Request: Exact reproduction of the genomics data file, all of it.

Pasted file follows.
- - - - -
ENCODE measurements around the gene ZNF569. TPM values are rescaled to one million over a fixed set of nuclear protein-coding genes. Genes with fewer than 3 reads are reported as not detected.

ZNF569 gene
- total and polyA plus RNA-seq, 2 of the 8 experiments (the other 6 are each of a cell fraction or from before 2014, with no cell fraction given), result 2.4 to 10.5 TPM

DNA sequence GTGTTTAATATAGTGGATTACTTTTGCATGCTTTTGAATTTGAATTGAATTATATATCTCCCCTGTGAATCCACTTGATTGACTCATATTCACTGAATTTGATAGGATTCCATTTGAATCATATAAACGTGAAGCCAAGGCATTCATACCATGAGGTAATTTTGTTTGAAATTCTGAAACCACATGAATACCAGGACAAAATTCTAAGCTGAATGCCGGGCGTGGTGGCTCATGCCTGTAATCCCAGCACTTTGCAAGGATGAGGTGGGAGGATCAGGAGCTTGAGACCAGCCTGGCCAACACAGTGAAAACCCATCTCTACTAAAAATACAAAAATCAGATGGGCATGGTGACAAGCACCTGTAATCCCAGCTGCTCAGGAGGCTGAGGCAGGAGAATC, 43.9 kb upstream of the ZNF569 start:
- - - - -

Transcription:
ENCODE measurements around the gene ZNF569. TPM values are rescaled to one million over a fixed set of nuclear protein-coding genes. Genes with fewer than 3 reads are reported as not detected.

ZNF569 gene
- total and polyA plus RNA-seq, 2 of the 8 experiments (the other 6 are each of a cell fraction or from before 2014, with no cell fraction given), result 2.4 to 10.5 TPM

DNA sequence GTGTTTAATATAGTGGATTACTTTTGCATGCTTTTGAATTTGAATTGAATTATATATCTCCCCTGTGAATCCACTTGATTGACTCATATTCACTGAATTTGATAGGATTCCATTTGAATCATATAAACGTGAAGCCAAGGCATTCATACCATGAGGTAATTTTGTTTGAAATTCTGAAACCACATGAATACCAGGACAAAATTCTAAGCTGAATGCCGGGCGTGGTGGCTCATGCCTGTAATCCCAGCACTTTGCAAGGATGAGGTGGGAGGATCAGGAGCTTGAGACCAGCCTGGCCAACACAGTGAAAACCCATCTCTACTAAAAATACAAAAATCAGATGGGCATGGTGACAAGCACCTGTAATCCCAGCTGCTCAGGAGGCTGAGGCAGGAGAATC, 43.9 kb upstream of the ZNF569 start: